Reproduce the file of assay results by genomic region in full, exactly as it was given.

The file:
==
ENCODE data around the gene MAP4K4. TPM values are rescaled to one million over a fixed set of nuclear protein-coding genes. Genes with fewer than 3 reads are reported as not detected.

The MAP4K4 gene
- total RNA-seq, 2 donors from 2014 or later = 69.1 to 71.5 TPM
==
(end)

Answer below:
ENCODE data around the gene MAP4K4. TPM values are rescaled to one million over a fixed set of nuclear protein-coding genes. Genes with fewer than 3 reads are reported as not detected.

The MAP4K4 gene
- total RNA-seq, 2 donors from 2014 or later = 69.1 to 71.5 TPM